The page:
Mon, Feb 14, 2005 - Page 8 News List

Maintaining alliances is crucial

By Hsu Chih-chia 許志嘉

Last month, the Ministry of Foreign Affairs announced its decision to sever diplomatic ties with Grenada, the fifth country that President Chen Shui-bian's (陳水扁) administration has had to cut ties with, after Macedonia, Nauru, Liberia and the Dominican Republic. Now Taiwan is left with only 25 diplomatic allies. With its booming economy and advantageous political position, China is not letting up in its attempts to isolate and oppress Taiwan on the diplomatic front.

Of the 33 countries in Central and South America, Taipei has diplomatic ties with 12 of them. The number represents nearly half of all our allies.

As the Taiwan Strait is a long way from Central and South America, the relationship between either side of the Strait with these countries is not based on any geo-strategic advantage. Taipei and Beijing have criticized each other for practicing "dollar diplomacy," mainly because both sides have adopted financial aid as the primary approach to wooing allies in the region. Both are aware that this diplomatic warfare based on financial aid works to neither's advantage and China will find it difficult to buy off all Taiwan's allies.

With its soaring economic development in recent years, China has started to worry about potential energy shortages. Central and South American countries are rich sources of energy. Therefore, Beijing has embarked on a program of economic and trade cooperation and started pouring capital into the region. From January to November last year, China is estimated to have invested US$900 million in the region, nearly 50 percent of its outbound foreign direct investment. The region is attracting most of China's capital, so the foundation of cooperation has been strengthened. In recent years, the total volume of trade between China and Central and South American has also seen rapid growth.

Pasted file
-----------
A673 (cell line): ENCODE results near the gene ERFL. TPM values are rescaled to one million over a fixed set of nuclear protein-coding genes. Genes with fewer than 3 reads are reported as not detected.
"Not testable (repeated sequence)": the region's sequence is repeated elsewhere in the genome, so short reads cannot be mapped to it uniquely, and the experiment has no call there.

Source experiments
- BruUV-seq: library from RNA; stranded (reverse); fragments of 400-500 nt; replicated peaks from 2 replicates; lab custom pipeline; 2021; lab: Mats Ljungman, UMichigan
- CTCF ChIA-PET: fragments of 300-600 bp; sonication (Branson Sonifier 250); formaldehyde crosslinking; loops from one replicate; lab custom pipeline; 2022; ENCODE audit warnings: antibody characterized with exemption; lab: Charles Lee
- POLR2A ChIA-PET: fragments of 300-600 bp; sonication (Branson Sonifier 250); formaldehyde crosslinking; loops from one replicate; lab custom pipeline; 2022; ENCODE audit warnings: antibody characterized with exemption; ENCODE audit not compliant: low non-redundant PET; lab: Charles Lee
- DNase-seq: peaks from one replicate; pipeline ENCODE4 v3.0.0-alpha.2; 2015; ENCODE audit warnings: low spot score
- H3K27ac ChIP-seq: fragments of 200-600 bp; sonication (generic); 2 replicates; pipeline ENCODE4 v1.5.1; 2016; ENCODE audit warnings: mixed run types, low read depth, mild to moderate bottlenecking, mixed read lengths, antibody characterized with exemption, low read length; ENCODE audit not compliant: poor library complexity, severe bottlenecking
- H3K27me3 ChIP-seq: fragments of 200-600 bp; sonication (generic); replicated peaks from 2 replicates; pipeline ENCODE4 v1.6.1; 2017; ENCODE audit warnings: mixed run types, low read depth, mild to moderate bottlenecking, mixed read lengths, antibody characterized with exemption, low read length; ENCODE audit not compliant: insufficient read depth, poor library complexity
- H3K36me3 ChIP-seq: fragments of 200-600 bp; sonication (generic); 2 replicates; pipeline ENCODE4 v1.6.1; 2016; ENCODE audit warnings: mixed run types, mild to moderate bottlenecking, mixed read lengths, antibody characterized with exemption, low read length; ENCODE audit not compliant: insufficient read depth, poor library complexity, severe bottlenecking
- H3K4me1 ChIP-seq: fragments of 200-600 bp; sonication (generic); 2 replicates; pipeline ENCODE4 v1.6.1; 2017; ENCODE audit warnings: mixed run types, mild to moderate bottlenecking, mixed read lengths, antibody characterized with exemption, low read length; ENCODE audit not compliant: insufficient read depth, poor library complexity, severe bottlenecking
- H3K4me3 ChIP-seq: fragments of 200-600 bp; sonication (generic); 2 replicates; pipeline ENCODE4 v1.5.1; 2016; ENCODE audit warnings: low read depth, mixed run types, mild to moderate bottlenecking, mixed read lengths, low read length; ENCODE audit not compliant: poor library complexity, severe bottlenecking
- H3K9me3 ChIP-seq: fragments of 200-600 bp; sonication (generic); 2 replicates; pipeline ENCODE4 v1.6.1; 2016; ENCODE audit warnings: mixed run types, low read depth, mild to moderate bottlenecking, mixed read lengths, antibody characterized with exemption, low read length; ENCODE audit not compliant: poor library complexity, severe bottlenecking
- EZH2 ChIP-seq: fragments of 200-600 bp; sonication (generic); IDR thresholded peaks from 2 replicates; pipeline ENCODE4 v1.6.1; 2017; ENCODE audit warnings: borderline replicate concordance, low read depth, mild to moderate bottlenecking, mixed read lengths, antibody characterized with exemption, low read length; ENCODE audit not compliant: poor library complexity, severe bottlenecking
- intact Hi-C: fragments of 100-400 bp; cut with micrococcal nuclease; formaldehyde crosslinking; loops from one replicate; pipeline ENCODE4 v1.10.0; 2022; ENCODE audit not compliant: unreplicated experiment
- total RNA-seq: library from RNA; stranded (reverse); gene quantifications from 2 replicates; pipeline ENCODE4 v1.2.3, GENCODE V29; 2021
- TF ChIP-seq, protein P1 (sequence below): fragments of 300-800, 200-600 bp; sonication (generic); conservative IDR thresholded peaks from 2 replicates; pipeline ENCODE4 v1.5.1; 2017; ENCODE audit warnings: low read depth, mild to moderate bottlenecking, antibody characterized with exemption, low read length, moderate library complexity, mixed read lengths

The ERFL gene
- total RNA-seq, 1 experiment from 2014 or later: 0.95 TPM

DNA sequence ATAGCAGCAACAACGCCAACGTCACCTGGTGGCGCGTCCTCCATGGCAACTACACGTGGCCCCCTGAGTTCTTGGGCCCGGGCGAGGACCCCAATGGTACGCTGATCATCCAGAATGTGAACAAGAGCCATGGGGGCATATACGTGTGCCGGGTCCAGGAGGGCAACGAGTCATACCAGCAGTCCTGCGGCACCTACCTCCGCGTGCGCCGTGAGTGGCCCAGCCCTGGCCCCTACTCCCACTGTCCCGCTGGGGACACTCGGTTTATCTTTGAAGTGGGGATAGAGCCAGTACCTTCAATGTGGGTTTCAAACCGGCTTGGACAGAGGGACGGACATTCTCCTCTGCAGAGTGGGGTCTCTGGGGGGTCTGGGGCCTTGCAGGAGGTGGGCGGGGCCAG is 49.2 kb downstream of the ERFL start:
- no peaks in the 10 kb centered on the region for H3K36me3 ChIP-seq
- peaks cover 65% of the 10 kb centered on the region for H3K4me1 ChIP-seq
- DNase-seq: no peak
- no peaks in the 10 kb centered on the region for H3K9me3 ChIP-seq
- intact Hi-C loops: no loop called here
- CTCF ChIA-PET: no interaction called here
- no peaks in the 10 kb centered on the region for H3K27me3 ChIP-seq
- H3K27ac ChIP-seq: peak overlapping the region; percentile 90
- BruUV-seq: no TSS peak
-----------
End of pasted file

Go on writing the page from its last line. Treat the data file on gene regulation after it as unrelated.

China also participated in the ministerial meeting of the East Asia-Latin America Forum and became an observer of both the Latin American Parliament and the Organization of American States. Beijing has even pushed for the formation of a China-Latin America forum. Through its participation in international and regional organizations and dialogue mechanisms, Beijing aims to draw away Taipei's allies.

Last month, as part of a UN peacekeeping mission, China dispatched its international liaison department to visit Haiti and the Dominican Republic, both of which are allies of Taiwan.

In addition to its enormous political resources and rise as an economic power, China now has more actual economic and strategic interests in Latin America. Will the Dominican Republic and Grenada become the first and second dominos to fall in the face of China's aggressive strategy? It is of great urgency to halt a domino effect. After the news of severed ties with Grenada spread, the government denounced that country although the public and media did not express as much concern as they had in previous cases.

As an assistant professor of international relations, I have found that most college students here are not concerned that the number of our allies is declining. Some even think that the fewer allies we have, the less money we will have to spend.

In the pragmatic world of international politics, the stability of alliances is founded on national interests. To Taiwan, such international alliances symbolize our existence in the international community and confirm our sovereignty. As Latin America is the US' backyard, Taipei's relationship with Central and South American countries will also affect US-Taiwan relations.

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